In general, the countryside is valued for its tranquillity, and people relish the chance to get away from the hurly-burly of towns and cities and enjoy peace and quiet. Mobile phones are an indispensable part of our lives, and have many uses in the countryside, not least mobile mapping apps, weather forecasts, or sites that will give up-to-date information about access or livestock. However, you should use your phone considerately – this means not having loud, shouted conversations on windswept hilltops when other visitors are trying to drink in the view, or elbowing fellow-walkers out of the way so you can take the perfect selfie.
Dog ownership is at an all-time high. If dogs have not been properly trained, they can be a real liability in the countryside, especially if they tend to race out of sight and enter fields full of livestock as soon as they are let off the lead. Livestock-worrying, when dogs attack or chase livestock, is a real concern for many landowners and may well be reported to the police. Only let your dogs off the lead if they are well trained and biddable, and never do so near fields containing livestock.
Bagging and binning dog mess is the only considerate way to behave, especially at a time when litter and fly-tipping are blighting our countryside. Dumping plastic bags in hedgerows when no bins are immediately available is simply not acceptable.
The 1951 Code advised visitors to ‘go carefully’ on the roads, and in 2023 this is more relevant than ever. Narrow country lanes are carrying unprecedented volumes of traffic, many people are driving large, unwieldy 4x4s, and the range of road users encompasses everything from horse-riders and tractors to cycling clubs and electric scooters.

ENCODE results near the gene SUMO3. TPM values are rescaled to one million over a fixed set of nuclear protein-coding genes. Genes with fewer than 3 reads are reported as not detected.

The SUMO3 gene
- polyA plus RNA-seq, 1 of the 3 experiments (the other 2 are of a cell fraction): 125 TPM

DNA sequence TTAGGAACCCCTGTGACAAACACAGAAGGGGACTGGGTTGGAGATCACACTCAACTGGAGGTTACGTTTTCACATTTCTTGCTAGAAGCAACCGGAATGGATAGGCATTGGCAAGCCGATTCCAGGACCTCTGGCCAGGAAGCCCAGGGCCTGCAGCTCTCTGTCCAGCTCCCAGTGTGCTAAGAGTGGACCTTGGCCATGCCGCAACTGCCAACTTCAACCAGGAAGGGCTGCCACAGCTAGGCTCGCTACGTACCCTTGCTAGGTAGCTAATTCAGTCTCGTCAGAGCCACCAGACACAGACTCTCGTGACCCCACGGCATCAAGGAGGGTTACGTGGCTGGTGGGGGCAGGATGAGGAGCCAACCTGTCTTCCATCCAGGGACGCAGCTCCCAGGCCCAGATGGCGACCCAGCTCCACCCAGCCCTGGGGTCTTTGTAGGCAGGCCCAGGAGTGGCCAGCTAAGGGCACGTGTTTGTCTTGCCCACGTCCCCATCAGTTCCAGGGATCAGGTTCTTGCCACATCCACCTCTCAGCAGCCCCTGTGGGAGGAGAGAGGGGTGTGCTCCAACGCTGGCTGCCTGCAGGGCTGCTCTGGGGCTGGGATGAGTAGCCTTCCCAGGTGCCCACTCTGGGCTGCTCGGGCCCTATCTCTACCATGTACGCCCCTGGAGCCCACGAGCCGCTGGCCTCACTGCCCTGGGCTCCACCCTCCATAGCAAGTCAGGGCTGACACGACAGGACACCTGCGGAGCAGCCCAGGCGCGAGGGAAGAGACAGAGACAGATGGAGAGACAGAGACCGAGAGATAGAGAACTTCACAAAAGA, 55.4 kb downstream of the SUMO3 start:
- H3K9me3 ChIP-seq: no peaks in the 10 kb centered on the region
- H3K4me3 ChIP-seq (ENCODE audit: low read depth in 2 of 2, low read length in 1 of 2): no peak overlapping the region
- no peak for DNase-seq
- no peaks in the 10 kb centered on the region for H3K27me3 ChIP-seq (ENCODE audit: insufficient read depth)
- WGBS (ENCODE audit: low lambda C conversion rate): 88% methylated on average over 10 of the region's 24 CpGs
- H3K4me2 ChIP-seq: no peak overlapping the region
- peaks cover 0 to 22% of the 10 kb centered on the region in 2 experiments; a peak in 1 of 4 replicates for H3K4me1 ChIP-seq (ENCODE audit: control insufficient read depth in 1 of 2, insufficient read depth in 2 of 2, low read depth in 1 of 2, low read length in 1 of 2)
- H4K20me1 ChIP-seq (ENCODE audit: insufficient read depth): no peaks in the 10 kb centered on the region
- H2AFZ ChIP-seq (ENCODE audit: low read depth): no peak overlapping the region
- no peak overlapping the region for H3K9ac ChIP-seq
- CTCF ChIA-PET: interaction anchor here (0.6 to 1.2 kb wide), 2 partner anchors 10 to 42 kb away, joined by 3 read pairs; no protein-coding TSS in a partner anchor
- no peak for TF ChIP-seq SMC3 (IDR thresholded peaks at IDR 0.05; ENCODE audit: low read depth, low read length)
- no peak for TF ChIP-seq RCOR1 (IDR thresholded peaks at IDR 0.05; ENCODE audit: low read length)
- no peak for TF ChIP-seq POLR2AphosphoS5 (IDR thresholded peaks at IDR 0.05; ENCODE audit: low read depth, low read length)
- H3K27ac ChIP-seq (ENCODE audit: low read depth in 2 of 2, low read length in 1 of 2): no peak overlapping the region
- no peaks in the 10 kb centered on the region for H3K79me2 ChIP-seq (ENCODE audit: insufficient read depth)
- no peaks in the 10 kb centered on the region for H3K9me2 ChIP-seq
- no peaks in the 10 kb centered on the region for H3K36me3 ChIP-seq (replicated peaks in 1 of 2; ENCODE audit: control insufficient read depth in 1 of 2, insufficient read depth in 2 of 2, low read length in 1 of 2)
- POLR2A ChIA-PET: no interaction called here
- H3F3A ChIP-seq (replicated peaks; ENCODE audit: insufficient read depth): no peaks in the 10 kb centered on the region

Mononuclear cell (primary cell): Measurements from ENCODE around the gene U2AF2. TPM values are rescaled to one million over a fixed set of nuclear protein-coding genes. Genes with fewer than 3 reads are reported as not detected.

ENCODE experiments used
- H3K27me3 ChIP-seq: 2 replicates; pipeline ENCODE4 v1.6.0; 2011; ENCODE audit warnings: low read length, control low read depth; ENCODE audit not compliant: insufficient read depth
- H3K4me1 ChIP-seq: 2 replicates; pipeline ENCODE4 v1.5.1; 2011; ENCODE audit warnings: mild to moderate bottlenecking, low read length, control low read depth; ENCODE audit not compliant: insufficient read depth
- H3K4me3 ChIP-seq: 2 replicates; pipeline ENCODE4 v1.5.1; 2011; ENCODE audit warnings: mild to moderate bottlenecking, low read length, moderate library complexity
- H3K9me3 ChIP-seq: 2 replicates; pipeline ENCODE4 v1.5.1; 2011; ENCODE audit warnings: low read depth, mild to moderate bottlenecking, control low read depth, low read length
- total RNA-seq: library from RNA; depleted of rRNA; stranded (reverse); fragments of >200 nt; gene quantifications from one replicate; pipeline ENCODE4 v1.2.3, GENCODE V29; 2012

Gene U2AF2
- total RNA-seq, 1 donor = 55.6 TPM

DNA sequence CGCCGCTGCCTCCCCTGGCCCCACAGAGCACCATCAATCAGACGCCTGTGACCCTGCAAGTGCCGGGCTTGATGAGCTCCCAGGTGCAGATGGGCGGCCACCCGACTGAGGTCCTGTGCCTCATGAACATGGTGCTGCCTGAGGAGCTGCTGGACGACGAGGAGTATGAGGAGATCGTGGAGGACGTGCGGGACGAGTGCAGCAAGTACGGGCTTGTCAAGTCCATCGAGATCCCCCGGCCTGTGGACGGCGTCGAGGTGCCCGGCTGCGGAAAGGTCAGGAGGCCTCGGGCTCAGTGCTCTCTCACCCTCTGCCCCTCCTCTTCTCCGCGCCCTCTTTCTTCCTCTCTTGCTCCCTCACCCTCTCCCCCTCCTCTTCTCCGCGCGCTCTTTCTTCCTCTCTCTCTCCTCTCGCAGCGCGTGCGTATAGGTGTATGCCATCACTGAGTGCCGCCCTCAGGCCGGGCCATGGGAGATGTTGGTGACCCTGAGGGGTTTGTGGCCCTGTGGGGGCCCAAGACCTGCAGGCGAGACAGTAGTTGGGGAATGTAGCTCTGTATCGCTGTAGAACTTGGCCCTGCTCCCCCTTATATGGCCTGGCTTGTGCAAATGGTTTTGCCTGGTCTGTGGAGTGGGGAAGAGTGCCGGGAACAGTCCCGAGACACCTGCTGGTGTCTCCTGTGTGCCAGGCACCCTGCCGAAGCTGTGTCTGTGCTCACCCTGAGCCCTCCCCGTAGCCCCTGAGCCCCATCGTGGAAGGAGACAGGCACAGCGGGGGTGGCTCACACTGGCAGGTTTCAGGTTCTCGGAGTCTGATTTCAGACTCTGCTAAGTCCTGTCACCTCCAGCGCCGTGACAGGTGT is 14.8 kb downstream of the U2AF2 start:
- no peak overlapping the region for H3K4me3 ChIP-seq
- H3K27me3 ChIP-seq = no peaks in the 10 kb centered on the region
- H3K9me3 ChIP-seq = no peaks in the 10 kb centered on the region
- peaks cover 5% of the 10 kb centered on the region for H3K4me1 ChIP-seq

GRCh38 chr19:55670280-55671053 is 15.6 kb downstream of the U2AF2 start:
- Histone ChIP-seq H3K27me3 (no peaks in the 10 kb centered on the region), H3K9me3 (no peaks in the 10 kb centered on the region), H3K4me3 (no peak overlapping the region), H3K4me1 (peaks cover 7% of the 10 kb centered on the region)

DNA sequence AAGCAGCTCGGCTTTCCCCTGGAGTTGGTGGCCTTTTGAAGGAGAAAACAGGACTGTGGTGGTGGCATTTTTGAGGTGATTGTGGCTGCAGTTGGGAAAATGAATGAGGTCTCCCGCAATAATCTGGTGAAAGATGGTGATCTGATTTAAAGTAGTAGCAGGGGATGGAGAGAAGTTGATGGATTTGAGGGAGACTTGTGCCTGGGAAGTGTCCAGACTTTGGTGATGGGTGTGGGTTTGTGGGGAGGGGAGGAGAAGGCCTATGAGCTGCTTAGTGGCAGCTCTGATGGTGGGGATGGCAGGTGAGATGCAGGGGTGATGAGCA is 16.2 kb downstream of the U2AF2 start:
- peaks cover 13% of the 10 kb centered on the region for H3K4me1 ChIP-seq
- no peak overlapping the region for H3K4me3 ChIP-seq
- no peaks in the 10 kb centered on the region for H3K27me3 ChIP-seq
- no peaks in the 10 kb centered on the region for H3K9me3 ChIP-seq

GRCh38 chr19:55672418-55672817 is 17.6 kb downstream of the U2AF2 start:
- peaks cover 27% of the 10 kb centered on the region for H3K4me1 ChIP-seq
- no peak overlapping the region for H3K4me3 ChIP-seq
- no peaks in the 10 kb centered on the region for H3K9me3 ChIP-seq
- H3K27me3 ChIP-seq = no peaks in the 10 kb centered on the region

The key to considerate driving in the countryside is patience. When roads are narrow and visibility is poor, you will ﬁnd any number of hazards – from livestock and slow-moving agricultural machinery to groups of hikers – to slow you down. Accept that rural driving is slow, and resist the temptation to ﬂash your headlights or swing out from behind. Always acknowledge other motorists who have pulled over to let you pass with a smile and a wave.
Be very cautious around horses. If you see a horse and rider ahead, slow down to a crawl and creep behind. When it is completely safe to overtake, pull out, giving the horse a wide berth, and drive very slowly. Finally, keep an eye open for pedestrians, who are often forced to walk in the road in country lanes. Slow down if you see a pedestrian ahead, and overtake gently. Be aware of mud and puddles and avoid splashing pedestrians. Aggressively racing past with just a hair breadth’s clearance is the height of bad manners and dangerous.
• Common Courtesy
It is generally acknowledged that life moves at a slower pace in the countryside, so there is more time for pleasantries and for passing the time of day.
When you are out walking, greet others even if you do not know them, with a cheerful “hello”, “good morning” or “good afternoon”. It is quite acceptable to make a friendly remark about the weather, the beautiful view, the toughness of the climb, the muddiness of the paths etc. You may even pause for a brief chat and glean some useful information.
People who live and work in the country, especially near beauty spots, may feel from time to time that they are being inundated with visitors. If visitors are friendly and appreciative they will feel much less intrusive.
We may feel that we scarcely need the Government to instruct visitors to “Enjoy your visit, have fun, make a memory”, but must assume that this final admonition is intended to remind us that the countryside is a resource we all share and should all value. Above all, visitors should respect the people who live and work in the countryside and ensure that their visit does not in any way impede or have a negative impact on the rural economy.